A former academies minister’s trust is failing to meet government guidelines over good governance – and has seemingly been allowed to expand without having to update its arrangements.
Newly published accounts for Future Academies, founded by Lord Nash, show a majority of the trust’s members are also trustees.
One governance expert said this level of overlap was “not robust”, and went against the department’s recommendation for best practice.
The 2017 academies financial handbook – signed off by Nash who was academies minister at the time – advises trusts that most members should be independent of the board of trustees.
Of Future’s four members, three are also trustees.
The 2017 handbook, which recommended trust boards have five members, says that if members also sit on the board of trustees this “may reduce the objectivity with which the members can exercise their powers”.
Nash wrote a foreword for the handbook explaining how advice had been “strengthened” to emphasise how “having separation between those individuals who are members, trustees and employees promotes objectivity and reduces concentrations of power”.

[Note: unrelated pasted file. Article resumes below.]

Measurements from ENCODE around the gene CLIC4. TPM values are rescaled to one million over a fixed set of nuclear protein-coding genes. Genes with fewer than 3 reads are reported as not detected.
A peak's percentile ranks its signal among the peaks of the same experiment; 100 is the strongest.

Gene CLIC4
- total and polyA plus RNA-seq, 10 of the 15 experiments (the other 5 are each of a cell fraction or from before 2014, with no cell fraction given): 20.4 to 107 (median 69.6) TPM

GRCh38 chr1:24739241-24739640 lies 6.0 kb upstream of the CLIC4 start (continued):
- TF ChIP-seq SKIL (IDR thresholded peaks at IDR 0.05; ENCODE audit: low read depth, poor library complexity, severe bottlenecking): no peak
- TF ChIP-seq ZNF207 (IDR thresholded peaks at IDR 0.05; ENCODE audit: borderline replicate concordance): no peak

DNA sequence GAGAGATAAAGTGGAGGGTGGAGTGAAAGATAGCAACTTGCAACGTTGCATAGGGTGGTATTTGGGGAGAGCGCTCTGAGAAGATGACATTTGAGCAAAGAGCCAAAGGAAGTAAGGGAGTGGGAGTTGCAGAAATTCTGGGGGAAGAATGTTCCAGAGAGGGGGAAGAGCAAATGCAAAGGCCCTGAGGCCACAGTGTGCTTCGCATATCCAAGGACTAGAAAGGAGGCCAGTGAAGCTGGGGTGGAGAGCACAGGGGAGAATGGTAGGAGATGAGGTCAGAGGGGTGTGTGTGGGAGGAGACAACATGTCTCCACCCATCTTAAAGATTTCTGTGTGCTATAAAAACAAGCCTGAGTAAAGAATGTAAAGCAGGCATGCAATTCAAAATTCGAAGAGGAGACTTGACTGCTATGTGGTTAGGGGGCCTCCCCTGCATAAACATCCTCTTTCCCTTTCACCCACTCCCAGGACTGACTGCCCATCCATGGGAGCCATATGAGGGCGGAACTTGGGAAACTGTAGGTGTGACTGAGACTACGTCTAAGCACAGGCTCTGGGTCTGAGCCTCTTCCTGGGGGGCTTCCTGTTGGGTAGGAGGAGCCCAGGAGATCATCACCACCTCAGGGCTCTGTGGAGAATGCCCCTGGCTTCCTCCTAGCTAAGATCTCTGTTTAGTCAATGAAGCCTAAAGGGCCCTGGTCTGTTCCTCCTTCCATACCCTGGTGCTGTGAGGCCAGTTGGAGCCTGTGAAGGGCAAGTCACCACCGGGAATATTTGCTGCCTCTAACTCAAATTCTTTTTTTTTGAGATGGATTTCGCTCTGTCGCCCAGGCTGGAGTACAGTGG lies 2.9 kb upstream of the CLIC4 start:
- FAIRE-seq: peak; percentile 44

Emma Knights, chief executive of the National Governance Association, said there was “too much overlap” in Future’s structures.
“The handbook is going in the right direction, and Nash oversaw some of that. But we need to be consistent about what makes for good governance.”
While Future was founded before the government starting issuing such advice, regional school commissioners are forcing many trusts to update their governance arrangements before they are allowed to expand.
Future took over the Laureate Academy in Hemel Hempstead last year and is set to take over Barclay School in Stevenage next month – despite opposition from teachers and parents.
The trust did not respond to a request for comment. However a Department for Education spokesperson said it was now “working closely with the trust to make sure their governance arrangements meet the department’s guidance”.